Ushering in a new model of weather supercomputing

This next generation, as a result, will consist of completely managed HPC-as-a-service installations. “[Microsoft will] be providing us a supercomputer, all of the power for the supercomputer, the hosting for the supercomputer, and everything that’s supporting us in making use of that supercomputer as well,” Lawrence said. For the second generation, he elaborated, “we’ve built into the procurement a mechanism to allow us to analyze what’s available within the market and make sure that the refresh we get halfway through allows us to meet our performance goals and is proving to be good value for the money.”

They targeted a four-system setup this time to give the Met Office some wiggle room in its operations. “The reason why we’re [splitting] into four is to give us a bit more flexibility when we are wanting to patch supercomputers and have more flexibility when one of them develops a fault and we need to switch operations to run in a different … supercomputer,” Lawrence explained. 

For the first time, the four systems will also be hosted offsite – two each at two separate datacenters in the southern UK, adding further resilience. (While the exact sites have not been detailed, Microsoft currently operates the “UK South” Azure region from a site south of London.) Operating offsite means that the service will be able to comfortably run its systems 24/7 and that the datacenters can be powered with renewable energy – a priority for the climate-oriented office.

The active data archive, meanwhile – shared between the four systems – will ease the burden posed by the Met Office’s data production, a 200 TB/day load that it anticipates will increase fivefold with the advent of the first-generation upgrade and by a further two and a half times with the second generation.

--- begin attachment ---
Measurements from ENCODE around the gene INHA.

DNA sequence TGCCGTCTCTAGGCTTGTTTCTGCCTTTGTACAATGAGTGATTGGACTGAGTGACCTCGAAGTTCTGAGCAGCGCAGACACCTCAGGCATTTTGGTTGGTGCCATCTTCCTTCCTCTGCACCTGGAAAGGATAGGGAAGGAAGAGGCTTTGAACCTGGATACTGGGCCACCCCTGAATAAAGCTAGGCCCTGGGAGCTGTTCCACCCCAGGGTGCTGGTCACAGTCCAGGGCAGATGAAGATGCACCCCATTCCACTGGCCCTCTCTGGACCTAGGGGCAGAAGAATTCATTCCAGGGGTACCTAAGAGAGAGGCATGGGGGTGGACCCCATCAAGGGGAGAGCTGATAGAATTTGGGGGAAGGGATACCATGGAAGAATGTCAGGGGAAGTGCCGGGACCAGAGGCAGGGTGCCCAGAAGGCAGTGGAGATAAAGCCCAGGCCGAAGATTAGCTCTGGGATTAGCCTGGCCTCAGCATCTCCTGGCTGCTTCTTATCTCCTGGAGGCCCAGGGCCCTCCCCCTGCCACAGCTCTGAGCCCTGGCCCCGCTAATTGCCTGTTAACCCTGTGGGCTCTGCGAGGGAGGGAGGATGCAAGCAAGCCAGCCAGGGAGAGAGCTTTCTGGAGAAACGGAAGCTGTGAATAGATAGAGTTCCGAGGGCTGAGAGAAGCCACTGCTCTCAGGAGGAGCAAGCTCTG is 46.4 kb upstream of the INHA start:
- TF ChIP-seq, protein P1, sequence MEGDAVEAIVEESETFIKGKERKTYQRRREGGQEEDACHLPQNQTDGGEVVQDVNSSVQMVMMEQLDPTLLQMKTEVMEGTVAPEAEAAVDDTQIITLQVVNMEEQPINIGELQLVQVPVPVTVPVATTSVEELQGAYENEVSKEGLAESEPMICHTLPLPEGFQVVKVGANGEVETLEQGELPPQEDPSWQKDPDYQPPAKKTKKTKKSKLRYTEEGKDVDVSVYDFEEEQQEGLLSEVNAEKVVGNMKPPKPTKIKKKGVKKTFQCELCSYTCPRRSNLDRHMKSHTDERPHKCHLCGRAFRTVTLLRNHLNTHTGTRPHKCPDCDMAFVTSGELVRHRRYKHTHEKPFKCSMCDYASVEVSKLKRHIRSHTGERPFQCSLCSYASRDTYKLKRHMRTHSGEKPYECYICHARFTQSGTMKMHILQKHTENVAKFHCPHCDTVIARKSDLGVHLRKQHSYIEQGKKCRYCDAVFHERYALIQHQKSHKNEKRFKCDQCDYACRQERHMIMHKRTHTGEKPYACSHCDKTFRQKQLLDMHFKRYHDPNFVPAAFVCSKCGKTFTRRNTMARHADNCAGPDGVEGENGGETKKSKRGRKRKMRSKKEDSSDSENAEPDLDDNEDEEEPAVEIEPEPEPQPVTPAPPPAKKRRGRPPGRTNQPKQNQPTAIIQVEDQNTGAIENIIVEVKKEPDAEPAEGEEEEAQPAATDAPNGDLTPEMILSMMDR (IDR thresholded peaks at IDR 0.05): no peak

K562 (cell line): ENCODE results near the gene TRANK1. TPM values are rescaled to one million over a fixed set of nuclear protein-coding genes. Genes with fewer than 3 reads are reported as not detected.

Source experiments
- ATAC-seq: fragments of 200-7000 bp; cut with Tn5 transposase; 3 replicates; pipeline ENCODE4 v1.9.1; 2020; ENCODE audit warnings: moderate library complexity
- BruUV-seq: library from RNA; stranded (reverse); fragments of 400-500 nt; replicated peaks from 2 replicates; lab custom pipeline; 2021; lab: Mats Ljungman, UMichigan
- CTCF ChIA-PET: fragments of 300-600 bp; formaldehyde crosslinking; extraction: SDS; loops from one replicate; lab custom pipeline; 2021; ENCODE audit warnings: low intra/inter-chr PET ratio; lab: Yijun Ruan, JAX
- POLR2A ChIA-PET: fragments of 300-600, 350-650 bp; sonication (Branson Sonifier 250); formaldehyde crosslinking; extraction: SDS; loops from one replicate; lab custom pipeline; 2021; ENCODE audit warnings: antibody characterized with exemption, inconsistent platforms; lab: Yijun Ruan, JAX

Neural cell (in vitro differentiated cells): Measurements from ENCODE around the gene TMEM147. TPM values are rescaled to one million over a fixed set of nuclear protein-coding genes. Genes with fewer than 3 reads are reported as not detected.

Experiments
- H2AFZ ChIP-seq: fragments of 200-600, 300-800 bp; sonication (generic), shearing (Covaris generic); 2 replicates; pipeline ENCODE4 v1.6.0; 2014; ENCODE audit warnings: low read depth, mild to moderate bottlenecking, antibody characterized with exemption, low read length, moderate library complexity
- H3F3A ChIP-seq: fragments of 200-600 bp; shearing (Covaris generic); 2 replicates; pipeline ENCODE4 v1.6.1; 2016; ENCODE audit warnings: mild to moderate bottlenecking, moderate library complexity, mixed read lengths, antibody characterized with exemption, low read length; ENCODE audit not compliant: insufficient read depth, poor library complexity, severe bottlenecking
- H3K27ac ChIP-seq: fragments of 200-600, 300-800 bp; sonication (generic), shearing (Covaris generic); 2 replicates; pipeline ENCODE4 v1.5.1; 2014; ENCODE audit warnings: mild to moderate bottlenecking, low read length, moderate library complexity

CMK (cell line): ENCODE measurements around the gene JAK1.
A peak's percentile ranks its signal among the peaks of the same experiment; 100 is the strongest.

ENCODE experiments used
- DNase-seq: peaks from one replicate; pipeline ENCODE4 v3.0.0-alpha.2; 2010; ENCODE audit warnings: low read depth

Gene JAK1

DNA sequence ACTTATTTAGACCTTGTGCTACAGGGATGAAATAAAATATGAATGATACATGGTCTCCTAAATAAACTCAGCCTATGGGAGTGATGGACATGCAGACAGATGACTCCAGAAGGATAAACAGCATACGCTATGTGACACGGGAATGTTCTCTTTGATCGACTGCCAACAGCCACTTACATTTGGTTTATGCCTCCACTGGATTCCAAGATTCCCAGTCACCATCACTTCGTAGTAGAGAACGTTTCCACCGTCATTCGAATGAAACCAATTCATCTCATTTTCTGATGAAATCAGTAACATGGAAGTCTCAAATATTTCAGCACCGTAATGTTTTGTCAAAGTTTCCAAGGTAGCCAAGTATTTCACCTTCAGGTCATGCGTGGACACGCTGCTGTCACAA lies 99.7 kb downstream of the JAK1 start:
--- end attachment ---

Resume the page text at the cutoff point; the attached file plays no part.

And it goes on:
A diagram of the planned new systems showing high-memory and “enhanced” nodes, along with various storage infrastructure. Image courtesy of Richard Lawrence.

An unprecedented investment

The Met Office presented its business case for the ten-year supercomputing plan in 2019, and in 2020 the office was approved for £1.2 billion in funding to enact the plan. “That’s a large investment – certainly the largest the Met Office has ever dealt with,” Lawrence said. “And the reason why we were successful in going out to the government and getting them to invest this amount is because we spent a large amount of time articulating the benefits, not just to the Met Office but to the wider UK.” 

The UK, Lawrence explained, requires that major procurements generate a certain amount of social value. The Met Office plans to provide this value not only through improved weather forecasting and climate modeling, but also through the provision of skills and training in the areas of the UK that are hosting the supercomputers. In total, the Met Office is targeting £13.7 billion in socioeconomic benefits from the £1.2 billion investment. The announcement of the system also coincides nicely with COP26, this year’s annual climate conference, which will be hosted by the UK.

To read more about the Microsoft-Met Office system, click here.